"But that’s their world — Tesla’s entire company is the Fremont factory," he added. "Tesla is still steep in the learning curve. They're constantly reassessing how well things are working. So if they're out of space, it all make sense if you factor that in."

But Brauer also said that what will be more telling as far as Tesla's future goes is how long the company sticks with general assembly in a temporary space. No other major automaker would attempt anything similar; as Brauer noted, they would typically establish the manufacturing capacity first and only then build the vehicles.

Bob Lutz — a former auto-industry executive at General Motors, Ford, and Chrysler — has been highly critical of Tesla and offering less optimistic point of view.

"Elon is desperate," he said in an email. "He realizes‎ that his (damaged) credibility hinges on his ability to produce 5,000 Model 3s per week. He'll do anything to get there."

Lutz said that a "quickie manual assembly line" in a tent is not business-as-usual in the auto industry. And he suggested that Tesla's hours-per-car expenditure, around 14-16 for a typical compact vehicle, have to be "off the charts."

That doesn't mean Musk won't get Tesla to post a result in the black for the second half. 

"As he skims off the layer of devoted disciples who will pay $60,000 for a $30,000 compact, he will probably still have a good variable margin and may even — by hook, crook, creative accounting, expense deferral, etc. — manage to eke out a temporary profit in the third quarter, which will soon evaporate again," Lutz said.

A million miles from an alien dreadnought

tesla factory

Tesla

I've written a lot lately about how what's going on at Tesla looks nothing like anything I've ever seen in my years of covering car companies. The obsessive scrutiny of the Model 3's rollout, with everybody and his brother and second cousin speculating on the vehicle count, is in itself something I've honestly never even thought about before. Usually, when a carmaker says they're going to start selling a new vehicle, you assume that in short order they'll match production with demand and the factories will start humming.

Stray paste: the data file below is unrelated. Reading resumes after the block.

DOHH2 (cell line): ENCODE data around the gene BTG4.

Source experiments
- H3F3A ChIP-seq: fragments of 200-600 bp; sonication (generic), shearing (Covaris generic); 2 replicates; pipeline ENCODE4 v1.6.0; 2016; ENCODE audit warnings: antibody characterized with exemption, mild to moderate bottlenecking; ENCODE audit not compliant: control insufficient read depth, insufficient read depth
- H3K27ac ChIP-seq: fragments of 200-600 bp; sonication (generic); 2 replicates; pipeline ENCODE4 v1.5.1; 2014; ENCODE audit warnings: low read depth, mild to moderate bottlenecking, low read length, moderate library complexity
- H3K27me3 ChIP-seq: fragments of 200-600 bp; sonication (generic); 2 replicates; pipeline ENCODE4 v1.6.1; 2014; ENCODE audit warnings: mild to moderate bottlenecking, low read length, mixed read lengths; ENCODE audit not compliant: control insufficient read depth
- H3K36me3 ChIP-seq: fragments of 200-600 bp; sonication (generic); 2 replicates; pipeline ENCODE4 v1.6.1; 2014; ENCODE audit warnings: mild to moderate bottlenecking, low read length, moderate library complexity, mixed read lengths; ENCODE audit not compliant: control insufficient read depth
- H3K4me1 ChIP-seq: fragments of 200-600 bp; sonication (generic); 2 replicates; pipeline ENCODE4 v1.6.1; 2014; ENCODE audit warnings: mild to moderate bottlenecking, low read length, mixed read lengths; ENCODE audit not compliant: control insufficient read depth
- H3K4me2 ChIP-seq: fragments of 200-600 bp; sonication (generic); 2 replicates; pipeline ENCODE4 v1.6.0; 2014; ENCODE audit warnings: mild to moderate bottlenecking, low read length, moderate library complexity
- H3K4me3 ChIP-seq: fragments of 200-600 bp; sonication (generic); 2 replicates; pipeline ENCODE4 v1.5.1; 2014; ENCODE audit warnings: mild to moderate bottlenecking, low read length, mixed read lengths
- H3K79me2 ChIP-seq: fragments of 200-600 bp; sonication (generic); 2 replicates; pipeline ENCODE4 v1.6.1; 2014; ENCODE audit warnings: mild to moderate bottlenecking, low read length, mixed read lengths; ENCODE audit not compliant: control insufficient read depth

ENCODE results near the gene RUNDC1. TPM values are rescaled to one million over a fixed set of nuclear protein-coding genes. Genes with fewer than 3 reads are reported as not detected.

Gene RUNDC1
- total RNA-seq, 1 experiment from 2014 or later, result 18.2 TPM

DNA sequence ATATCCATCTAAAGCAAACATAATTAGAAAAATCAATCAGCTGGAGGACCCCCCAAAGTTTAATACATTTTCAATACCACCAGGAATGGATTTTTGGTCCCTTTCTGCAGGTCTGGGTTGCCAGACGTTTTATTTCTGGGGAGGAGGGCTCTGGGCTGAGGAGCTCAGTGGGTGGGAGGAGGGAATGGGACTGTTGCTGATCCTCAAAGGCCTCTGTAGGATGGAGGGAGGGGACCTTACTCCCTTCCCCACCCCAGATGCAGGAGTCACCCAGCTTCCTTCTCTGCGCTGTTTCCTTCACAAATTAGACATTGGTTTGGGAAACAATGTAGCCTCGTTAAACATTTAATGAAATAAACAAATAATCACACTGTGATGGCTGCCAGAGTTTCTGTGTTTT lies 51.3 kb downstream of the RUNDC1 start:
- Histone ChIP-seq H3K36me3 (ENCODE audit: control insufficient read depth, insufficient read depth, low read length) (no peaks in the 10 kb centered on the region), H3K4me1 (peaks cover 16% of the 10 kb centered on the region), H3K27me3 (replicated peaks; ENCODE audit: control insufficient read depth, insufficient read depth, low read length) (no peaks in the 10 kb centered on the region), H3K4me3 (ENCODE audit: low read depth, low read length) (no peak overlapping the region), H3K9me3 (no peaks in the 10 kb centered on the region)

Even in that context, the tent is sort of a bridge too far. In truth, I've admired Musk's moxie: You gotta do what you gotta do. On the other hand, there is an amateurish element to Tesla's current predicament that could easily be solved by asking for some help. With 400,000 pre-orders for the Model 3 in the books, several contract manufacturers in the industry would be glad to lend an assist — and customers would get their cars.

What the tent really shows us is how distant we've gotten from Musk's initial ambition for Tesla to deliver the first significant advancement in manufacturing since the vaunted Toyota Production System (TPS) was developed in the 1970s and 1980s (and ironically honed for General Motors when GM and Toyota jointed operated Tesla's factory, when it was known as NUMMI). 

There's some karmic payback on tap for Musk: he scoffed at TPS on an earnings call earlier this year. He later started talking about the "Tesla Production System" and insisted that it would be Tesla's biggest ultimate contribution to the future.

The alien dreadnought might still come to pass, if Tesla's can ride out its latest self-inflicted crisis. A new factory in Shanghai, China could be announced later this year and fulfill the dreadnought dream. But for now, Tesla is building very expensive all-electric vehicles in a giant tent, and that should give even the most ardent boosters of the company serious pause.

Business-as-usual in the auto industry might be boring to Musk. But at least nobody has to go on an industrial-grade camping trip to make cars.